He always wanted to help people. When a kid was shot and killed in Baltimore, his mother didn’t have enough money to bury him, so Tupac organized a benefit to raise money for his burial. During this time something else happened in Baltimore, his mother steadily became addicted to crack and they struggled financially.
He wouldn’t finish at School for the Arts, leaving his junior year. He and his mother moved again, this time to Northern California, where he would later get his start with in his rap career with the group Digital Underground.
The Dilemma of Being Pac
When he embarked on his solo career, he brought his complexity and broad interests into his lyrics. He was the same rapper that could sing about the horrors and loneliness of teenage pregnancy in “Brenda’s Got a Baby,” turn around and shun commitment to any one woman in “I Get Around” and come back to celebrate and uplift black women in “Keep Ya Head Up.” He could write a love letter to his mother on “Dear Mama” and curse out everybody and their mama in “Hit Em Up.”
By the early 1990s, hardcore West Coast rap was stealing the thunder from up under East Coast rappers and Tupac wanted a part in it. In 1992, he starred as the heartless character Bishop who kills his best friends in the movie Juice. He played the part to the hilt, his character was so eerily on point that it left some fans to wonder if there was a part of him that was Bishop. On the set, he predicted to the producer that in ten years he wouldn’t be alive. By the release of the album, Me Against the World in 1994 he had doubled down on nihilistic lyrics with songs like “If I Die 2 Nite” where he rapped: I run in these streets and puffin’ weed wit my peeps/I’m ducking the cop/I hit the weed as I’m clutching my glock.
He was becoming increasingly reckless—with money, with women, with himself. He had an AK-47 tattoo and a tattoo across his stomach that read THUG LIFE, an acronym, he said for: The Hate You Gave Lil Infants F—k Everybody.
That same year he was shot five times at Quad studios in Manhattan, twice in the head, twice in the groin and once in the hand. He understandably became paranoid, lashing out at any and every one he thought may have been involved. No one was charged in his shooting. The shooting occurred a day before the verdict in his sexual assault trial, where he was found guilty of sexual abuse. Then Suge paid $1.4 million bail to get him out of prison, pending his appeal, and his spiral downhill sped up quickly.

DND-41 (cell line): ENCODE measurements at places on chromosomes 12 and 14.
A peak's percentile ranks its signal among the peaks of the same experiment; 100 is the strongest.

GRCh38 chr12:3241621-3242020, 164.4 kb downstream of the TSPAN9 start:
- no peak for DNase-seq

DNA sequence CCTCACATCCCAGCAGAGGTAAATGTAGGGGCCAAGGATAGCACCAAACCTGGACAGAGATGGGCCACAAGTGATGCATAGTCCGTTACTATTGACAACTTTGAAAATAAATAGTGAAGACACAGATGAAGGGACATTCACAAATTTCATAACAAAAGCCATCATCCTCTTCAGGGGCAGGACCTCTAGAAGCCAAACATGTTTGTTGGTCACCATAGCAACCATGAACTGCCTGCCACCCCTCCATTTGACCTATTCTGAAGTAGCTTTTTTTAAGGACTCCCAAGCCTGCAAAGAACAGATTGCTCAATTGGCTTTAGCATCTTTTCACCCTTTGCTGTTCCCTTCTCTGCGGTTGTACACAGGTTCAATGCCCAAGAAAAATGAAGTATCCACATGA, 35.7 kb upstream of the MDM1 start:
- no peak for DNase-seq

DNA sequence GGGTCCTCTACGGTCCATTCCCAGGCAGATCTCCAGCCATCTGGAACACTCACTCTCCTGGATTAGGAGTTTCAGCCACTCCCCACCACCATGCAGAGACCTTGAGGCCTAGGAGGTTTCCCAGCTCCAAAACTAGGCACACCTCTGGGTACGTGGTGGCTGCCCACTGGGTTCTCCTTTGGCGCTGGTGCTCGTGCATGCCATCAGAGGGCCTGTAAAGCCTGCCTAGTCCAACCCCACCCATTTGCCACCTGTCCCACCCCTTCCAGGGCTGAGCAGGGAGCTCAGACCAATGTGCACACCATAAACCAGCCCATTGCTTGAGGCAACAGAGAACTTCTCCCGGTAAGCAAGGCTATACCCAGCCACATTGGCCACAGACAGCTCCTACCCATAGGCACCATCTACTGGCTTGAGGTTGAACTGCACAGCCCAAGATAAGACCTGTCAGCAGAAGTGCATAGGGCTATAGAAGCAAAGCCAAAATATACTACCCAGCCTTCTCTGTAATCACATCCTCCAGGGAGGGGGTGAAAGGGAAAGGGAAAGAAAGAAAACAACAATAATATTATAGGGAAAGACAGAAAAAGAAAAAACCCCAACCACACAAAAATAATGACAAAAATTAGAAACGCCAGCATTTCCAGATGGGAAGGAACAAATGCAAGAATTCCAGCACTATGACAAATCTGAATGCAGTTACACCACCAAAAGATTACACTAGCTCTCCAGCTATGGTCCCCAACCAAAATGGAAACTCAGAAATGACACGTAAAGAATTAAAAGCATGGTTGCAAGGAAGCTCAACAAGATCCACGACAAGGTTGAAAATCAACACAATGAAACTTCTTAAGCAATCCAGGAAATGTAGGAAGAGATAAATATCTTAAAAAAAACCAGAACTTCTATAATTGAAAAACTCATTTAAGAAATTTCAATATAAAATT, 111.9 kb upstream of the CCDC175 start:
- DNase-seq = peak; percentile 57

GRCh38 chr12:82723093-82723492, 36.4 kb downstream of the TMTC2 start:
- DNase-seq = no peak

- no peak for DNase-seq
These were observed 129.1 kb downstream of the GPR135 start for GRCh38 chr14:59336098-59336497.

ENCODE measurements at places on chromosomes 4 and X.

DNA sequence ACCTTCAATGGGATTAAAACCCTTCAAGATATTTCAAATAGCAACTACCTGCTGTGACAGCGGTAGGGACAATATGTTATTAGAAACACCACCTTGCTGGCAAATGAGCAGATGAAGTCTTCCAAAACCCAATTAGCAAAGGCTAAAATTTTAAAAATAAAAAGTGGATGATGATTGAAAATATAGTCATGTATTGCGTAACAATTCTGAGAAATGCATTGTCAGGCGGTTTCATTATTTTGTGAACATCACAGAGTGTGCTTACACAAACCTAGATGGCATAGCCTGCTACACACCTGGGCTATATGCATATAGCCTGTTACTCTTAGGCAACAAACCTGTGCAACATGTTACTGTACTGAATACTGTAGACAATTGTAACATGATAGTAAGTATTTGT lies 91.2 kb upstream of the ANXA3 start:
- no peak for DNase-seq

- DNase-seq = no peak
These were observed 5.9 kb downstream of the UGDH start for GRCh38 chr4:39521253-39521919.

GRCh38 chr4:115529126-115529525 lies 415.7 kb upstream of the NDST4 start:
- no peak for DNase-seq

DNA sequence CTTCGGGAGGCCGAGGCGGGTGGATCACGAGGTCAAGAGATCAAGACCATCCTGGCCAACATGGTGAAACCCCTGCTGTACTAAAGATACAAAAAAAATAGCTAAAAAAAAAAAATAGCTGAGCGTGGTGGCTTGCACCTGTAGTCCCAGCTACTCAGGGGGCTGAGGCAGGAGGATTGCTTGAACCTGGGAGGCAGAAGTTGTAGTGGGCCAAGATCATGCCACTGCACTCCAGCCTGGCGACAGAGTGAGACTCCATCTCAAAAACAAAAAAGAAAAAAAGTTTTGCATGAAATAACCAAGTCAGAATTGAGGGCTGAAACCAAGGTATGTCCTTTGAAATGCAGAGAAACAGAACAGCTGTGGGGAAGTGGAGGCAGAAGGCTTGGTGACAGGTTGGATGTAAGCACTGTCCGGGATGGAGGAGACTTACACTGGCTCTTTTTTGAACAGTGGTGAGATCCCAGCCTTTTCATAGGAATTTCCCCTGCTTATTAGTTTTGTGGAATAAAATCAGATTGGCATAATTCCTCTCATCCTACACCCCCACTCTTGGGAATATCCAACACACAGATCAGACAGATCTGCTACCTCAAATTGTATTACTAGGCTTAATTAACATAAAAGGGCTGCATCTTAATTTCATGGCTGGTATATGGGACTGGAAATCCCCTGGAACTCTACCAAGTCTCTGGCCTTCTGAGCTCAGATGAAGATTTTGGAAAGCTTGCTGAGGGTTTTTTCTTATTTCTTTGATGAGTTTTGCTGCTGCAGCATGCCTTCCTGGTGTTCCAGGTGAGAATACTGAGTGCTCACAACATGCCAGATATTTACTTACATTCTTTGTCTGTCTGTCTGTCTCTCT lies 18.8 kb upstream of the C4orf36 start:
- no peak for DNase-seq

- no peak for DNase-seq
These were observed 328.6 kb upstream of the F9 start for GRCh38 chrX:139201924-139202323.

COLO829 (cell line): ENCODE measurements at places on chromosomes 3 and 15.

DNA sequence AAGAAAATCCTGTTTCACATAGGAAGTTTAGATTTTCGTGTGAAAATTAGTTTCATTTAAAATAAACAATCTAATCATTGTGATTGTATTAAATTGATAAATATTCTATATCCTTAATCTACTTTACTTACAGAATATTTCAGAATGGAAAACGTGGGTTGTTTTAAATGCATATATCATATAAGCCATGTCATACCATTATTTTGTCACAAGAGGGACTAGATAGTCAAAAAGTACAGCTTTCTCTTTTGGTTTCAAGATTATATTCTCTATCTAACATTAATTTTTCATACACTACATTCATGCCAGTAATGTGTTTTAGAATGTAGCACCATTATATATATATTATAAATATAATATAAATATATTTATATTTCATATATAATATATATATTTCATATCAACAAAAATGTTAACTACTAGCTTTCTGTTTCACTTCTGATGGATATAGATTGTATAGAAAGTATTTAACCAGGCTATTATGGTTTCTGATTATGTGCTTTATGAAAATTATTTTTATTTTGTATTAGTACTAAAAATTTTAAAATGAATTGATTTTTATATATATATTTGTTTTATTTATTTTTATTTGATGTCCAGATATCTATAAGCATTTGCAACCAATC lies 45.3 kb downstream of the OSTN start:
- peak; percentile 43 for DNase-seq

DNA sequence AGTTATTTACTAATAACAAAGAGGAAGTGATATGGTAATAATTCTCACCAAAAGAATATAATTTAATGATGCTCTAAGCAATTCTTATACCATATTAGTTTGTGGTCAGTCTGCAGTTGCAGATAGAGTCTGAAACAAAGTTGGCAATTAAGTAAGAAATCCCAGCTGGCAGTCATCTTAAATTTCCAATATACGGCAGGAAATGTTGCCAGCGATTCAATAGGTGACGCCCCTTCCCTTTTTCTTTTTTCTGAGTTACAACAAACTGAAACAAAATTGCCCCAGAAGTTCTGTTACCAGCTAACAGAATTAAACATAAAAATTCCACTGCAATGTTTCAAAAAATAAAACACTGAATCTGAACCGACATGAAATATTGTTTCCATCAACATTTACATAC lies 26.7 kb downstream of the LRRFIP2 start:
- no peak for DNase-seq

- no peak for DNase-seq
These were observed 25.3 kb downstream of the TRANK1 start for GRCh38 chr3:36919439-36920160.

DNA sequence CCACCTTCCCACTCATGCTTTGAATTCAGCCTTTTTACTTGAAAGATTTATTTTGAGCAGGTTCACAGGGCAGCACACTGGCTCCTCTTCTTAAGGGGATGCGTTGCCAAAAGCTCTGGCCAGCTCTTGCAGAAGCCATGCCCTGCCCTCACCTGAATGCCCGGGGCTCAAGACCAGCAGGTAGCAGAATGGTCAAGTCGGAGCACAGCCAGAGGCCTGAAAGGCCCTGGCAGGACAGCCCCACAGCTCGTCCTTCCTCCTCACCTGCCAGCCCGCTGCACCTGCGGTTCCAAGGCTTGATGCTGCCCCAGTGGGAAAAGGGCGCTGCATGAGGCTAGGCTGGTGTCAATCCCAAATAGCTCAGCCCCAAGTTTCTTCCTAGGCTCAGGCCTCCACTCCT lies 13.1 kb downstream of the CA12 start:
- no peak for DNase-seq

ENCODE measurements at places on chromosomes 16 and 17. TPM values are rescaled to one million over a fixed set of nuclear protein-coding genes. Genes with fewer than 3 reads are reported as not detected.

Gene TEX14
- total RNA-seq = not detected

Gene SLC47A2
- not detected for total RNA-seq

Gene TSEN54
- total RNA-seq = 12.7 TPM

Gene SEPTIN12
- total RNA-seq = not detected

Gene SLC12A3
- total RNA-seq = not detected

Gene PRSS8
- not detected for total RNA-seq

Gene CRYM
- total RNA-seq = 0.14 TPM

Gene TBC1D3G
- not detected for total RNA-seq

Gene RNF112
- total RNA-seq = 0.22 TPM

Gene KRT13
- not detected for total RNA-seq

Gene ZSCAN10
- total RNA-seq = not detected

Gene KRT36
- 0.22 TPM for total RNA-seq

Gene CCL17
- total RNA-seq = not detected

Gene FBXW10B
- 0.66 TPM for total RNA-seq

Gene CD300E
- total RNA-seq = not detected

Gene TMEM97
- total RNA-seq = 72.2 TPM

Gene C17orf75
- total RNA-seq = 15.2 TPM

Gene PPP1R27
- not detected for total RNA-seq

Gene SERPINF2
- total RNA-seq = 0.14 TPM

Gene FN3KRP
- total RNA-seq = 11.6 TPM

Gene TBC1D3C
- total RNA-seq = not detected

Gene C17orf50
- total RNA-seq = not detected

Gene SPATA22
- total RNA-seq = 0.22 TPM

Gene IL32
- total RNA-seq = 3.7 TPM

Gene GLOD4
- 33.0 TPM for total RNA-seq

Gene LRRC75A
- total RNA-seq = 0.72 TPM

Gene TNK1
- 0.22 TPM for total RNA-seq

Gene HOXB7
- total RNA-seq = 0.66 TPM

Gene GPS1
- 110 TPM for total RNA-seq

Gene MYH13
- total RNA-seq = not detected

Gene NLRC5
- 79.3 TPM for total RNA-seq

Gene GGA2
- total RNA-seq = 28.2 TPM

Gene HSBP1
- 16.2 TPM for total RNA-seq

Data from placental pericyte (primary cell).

His enraged lyrics were becoming increasingly bitter and irrational on songs like “Wonder Why They Call You B—h.” His rap lyrics were becoming less politically conscious and more in line with the street, gangsta image of Death Row. He fell out with everyone, including Biggie and Bad Boy, Nas, Jay-Z, Mobb Deep and the Fugees.
By the time he had become disillusioned with Death Row and realized he had made a deal with the devil, it was too late to turn back. He became increasingly prolific, putting out as much work as he could, hoping to get off of the label.
But there was no getting out of Death Row’s violent grasp.
After the heavyweight fight between Mike Tyson and Bruce Seldon in Las Vegas, on September 7, 1996, Tupac planned to party at Suge’s nightclub 662. At a stoplight 13 bullets were fired into the car that Suge was driving with Tupac as the passenger. This time he wouldn’t survive.
Tupac wasn’t just a rapper or an artist, a romantic, or an actor, or an activist and revolutionary. He was the rare person that embodied all of these characteristics. When we see what the best and the brightest from hip hop’s golden age have done since the 1990s, we can only wonder what kind of force Tupac would have become today.
In his only 25 years on Earth, he amassed tens of millions in record sales; 4 studio albums, 6 posthumous studio albums, acted in six movies and wrote hundreds of poems and lyrics. There was the flip side—arrests for assaults and a prison term for sexual assault. And still another side like when he courted Quincy Jones’ daughter Kidada Jones, he sent her an original poem daily along with a rose.
We will see if the film, All Eyez on Me, due out Friday is able to capture as many sides of Tupac as can be fit into a 2-hour window. A month after the film wrapped, Afeni Shakur would die of heart failure. But she had given the best critical review the film could get — her blessing.